“We’re making arrangements trying to get them out here as well, even if they have to come out and stay with me for a few days,” Cassel said. “I told [Baldwin] I’m excited he’s with us. I told him to get settled and let everything kind of sink in and then get out here and start to get to work. That’s going to be the biggest challenge is getting some of those younger guys up to speed because they’re not going to be able to have the coaching and the extra time at the facility to go through the playbook. So they’ll have to rely on myself and some of the other leaders as well.”
The Chiefs haven’t had the kind of turnout that the Saints had, with 37 players showing up for the first day of the Brees-led activities, but Cassel says he spent four hours with new offensive coordinator Bill Muir and new quarterbacks coach Jim Zorn on Friday during the brief time when the lockout was lifted, and that he’s now passing along that coaching with a few teammates at a time.
“I’ll usually put together a small group of guys and go out on the field to do some things,” Cassel said. “Right now, it’s a little awkward because not everybody’s in town. So what I’m going to try to do is to get people to come back to town and get us really in the full swing of things and have everybody working out here. We’re going to try to get a larger group of guys. We’ve had guys who have flown in, and they’ve stayed with me for a few days and we’ve gone out and done some field work and some throwing. That’s been good for us to get that one-on-one time.”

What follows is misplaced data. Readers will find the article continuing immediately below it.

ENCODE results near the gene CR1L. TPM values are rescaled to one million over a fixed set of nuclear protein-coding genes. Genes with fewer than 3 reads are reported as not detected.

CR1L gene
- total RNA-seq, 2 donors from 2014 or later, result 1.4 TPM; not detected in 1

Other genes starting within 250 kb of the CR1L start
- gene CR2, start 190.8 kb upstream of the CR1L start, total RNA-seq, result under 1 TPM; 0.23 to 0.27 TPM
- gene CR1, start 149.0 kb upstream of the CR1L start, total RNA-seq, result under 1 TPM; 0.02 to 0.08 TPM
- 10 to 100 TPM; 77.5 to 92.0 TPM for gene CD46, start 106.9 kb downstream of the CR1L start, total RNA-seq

And with Cassel’s offer of a place to stay, that one-on-one time extends beyond the practice field.
For the last two offseasons, PFT has used the media and our own resources to track pre-draft visits and workouts. We’ve hoped to find a connection between those meetings and what happens on draft day.
Visits and workouts are often written off as smokescreens, routine due diligence, or mere medical checks by observers unwilling to put in the time necessary to track them.
And here are our findings:
1. In 2011, twelve of the top-14 picks either worked out for or visited their team before the draft. The only players who did not work out for or visit the team they were picked by were Texans defensive end J.J. Watt and Jaguars quarterback Blaine Gabbert. Jags G.M. Gene Smith did personally attend Gabbert’s Insight Bowl game against Iowa, however, and the Texans don’t use pre-draft visits on first-round prospects. Which brings us to our next discovery.